How Do You Know? (2010)

Written by  //  May 27, 2011  //  Media & Popular Culture  //  Comments Off on How Do You Know? (2010)

I was so prepared to be underwhelmed by this star studded romantic comedy from a big league director based on the numerous underwhelming reviews I’d heard beforehand that I didn’t quite give it a chance initially. I didn’t watch it on a weekend where I had nothing else to do and this was the only release I hadn’t seen then playing; I ignored it when my father got the DVD and watched it at home; I even cast it aside in favour of the guaranteed-to-be-underwhelming I Am Number Four on a translantic flight.

But then on my return trip, faced with the same set of movies, I finally decided to give it a chance. Like I said before, great cast, reliably good director – how bad could it be? Turns out, not too bad at all. In fact, good enough to prompt me to tell you this: sure us reviewer folk have opinions worth considering – whether it be Ebert/Roeper or Lekha/Danish, but when a movie has pedigree this good (and okay, in my case, has Paul Rudd flashing that wonderful smile)  it’s worth giving it a chance.

How Do You Know? does a simple enough thing that you’d think most movie makers should at least understand the basic mechanics of by now – it takes time to flesh out its characters. Their personality traits come out through often well constructed conversation – not dialogue, but real conversation! – as opposed to them making shrill declaratory statements about the same.  By the time the introductory act is over, you may not be in love with all them – but you’ve begun to figure them out, enjoy spending time in their presence, are invested enough to look forward to how their interactions will collide and bounce off against each other.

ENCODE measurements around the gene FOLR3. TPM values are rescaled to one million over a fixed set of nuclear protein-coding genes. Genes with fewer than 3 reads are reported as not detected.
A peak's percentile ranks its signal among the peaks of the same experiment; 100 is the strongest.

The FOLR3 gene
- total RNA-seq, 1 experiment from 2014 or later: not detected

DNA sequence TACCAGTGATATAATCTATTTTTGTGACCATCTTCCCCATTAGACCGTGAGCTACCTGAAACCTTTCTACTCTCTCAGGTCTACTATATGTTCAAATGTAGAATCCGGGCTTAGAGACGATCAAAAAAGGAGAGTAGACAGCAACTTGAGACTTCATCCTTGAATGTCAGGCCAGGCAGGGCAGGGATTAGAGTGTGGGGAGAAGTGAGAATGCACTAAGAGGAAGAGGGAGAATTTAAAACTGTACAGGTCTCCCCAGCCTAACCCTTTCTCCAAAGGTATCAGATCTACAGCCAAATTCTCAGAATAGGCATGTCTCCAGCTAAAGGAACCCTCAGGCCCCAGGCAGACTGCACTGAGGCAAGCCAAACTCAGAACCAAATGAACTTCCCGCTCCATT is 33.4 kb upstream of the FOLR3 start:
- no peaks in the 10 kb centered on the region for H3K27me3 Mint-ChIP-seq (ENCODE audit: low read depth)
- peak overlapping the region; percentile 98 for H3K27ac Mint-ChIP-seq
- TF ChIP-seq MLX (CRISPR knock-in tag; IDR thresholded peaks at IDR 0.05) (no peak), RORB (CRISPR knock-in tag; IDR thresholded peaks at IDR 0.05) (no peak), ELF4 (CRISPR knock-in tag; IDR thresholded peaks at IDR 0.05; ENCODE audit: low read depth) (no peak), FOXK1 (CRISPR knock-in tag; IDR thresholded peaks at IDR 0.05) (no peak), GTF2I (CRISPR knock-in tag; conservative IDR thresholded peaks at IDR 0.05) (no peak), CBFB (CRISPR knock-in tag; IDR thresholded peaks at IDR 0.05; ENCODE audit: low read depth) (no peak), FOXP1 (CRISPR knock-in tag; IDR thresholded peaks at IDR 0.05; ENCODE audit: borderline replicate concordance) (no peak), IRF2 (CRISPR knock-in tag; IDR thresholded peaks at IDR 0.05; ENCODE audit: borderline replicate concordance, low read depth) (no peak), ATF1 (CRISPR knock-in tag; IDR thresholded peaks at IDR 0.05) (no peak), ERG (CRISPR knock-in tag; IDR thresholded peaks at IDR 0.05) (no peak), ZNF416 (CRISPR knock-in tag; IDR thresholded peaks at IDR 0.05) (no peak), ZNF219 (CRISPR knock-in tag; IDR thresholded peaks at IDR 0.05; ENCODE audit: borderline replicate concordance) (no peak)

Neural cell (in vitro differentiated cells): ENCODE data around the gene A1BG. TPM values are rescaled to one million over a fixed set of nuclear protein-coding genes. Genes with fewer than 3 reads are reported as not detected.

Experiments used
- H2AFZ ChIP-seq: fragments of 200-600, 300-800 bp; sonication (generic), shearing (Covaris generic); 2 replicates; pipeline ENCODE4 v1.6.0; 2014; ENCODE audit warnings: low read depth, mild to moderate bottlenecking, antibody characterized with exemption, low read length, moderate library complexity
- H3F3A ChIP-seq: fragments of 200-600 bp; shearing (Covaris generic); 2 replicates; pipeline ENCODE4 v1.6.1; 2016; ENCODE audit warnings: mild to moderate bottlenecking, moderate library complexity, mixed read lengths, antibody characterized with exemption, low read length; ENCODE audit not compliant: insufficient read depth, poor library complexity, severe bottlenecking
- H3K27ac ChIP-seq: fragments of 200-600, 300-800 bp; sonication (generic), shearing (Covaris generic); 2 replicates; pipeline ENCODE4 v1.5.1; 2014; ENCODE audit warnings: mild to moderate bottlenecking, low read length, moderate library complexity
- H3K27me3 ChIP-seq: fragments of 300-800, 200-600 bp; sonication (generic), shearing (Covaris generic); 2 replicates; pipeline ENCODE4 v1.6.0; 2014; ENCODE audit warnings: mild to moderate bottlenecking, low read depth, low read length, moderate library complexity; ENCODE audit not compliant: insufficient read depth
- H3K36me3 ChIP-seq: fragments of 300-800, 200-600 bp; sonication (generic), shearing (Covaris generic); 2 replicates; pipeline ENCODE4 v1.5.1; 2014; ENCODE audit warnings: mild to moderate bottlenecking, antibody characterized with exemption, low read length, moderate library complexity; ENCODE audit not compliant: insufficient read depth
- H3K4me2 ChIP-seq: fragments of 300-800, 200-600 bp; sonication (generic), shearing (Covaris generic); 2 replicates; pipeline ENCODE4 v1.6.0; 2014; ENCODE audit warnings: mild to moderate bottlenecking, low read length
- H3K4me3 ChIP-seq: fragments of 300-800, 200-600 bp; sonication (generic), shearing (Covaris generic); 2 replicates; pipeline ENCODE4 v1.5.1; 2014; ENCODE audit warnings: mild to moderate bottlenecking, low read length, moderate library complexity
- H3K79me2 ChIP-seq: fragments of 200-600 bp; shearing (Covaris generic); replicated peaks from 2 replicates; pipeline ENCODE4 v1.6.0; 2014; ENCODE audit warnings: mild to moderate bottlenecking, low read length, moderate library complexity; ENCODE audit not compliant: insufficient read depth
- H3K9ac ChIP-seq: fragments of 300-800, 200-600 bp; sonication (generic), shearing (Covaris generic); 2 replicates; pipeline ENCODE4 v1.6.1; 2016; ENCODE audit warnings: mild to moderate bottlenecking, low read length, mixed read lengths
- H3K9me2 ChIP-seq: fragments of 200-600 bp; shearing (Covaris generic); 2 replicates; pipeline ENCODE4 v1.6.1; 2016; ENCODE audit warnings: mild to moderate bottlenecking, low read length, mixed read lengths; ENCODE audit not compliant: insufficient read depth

This is good, strong, character driven cinema masquerading as rom-com fluff.

The characters, if you will – somewhat at the centre (but not necessarily the heart of the movie) is Reese Witherspoon’s recently tossed baseball player Lisa; Paul Rudd’s also down-in-luck businessman George; Owen Wilson as a very much in the prime of his career player Matty; and Jack Nicholson playing George’s father. As the movie starts, Lisa’s path intersects with both George and Matty at about the same time – but those crucial few hours make the difference for her, with a chain of events leading to her moving in with the erstwhile cad that is Matty. George meanwhile can’t seem to catch a break – except when she’s around, and then too, his luck seems to run out abruptly. As for George’s father – he’s a grating scumbag. And here’s my only real problem with the movie: the way Jack Nicholson plays him doesn’t quite help matters. The fault is partly in the screenplay, with every appearance of the character bringing proceedings to a deathly standstill, but its also about Nicholson employing his bizarre facial tics that were much more at home when we were Redrum-ing our way to learning that “All work and no play makes Jack a dull boy” – not so much in this otherwise breezy, effortlessly charming film.

It really is quite disarming – I didn’t realize how much I cared for the characters till the point when a very pregnant Katheryn Hahn in a minor supporting role has the husband of her newborn propose to her. So many sitcom-ish cliched ways this scenario could go, particularly when you consider the sequence also involves George and Lisa happening to be in the room at the same time. And yet, it is written, directed and acted in such a way that what starts off as intensely moving, takes an unexpected turn to hilarity, and dovetails into a scenario with the lead  characters finding greater depths of understanding and respect for each other.

It’s a delightful piece of film-making in an oddly delightful movie.

So. How do you know whether a movie is good?

I suppose in the end you have to see it for yourself. Though if you find both sides of Lekha/Danish in disenchantment with a piece of cinema, run far and run quick from it.

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